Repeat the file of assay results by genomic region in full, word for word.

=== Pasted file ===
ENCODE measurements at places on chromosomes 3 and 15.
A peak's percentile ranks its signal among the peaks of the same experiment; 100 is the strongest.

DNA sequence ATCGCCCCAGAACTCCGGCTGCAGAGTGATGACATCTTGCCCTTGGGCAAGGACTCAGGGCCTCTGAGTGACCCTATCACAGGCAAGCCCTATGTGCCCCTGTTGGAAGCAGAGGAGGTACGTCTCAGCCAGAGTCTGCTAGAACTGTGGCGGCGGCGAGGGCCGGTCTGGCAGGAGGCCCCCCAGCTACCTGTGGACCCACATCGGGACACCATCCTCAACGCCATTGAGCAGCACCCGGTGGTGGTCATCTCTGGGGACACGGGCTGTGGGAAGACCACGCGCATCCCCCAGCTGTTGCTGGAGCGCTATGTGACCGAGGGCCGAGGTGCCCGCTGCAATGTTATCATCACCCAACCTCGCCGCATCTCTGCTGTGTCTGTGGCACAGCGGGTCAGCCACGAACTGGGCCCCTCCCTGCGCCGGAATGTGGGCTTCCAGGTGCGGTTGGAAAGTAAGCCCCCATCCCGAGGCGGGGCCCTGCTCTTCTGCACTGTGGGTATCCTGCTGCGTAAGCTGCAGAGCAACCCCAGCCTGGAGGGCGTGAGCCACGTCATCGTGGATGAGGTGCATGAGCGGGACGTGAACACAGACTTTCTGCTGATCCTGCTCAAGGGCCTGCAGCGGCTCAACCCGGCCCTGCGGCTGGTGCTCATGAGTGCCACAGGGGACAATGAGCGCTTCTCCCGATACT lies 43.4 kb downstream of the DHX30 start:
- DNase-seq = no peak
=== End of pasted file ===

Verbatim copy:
ENCODE measurements at places on chromosomes 3 and 15.
A peak's percentile ranks its signal among the peaks of the same experiment; 100 is the strongest.

DNA sequence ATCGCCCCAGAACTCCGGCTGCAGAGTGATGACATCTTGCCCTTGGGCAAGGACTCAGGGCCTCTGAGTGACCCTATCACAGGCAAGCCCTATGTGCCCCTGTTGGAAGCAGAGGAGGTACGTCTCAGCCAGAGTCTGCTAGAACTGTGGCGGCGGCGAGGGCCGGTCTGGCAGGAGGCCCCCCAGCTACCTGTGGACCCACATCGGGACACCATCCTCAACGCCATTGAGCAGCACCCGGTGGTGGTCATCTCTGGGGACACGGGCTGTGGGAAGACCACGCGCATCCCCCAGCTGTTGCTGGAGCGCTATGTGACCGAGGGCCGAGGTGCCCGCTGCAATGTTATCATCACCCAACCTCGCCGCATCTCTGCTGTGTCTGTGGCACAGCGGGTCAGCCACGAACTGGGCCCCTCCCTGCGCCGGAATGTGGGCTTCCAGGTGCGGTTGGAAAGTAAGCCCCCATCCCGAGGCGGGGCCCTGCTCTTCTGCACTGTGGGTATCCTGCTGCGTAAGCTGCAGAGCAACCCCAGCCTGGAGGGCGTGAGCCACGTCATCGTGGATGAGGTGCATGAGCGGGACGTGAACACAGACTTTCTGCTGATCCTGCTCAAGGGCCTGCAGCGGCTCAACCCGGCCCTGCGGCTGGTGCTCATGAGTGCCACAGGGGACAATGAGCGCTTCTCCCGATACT lies 43.4 kb downstream of the DHX30 start:
- DNase-seq = no peak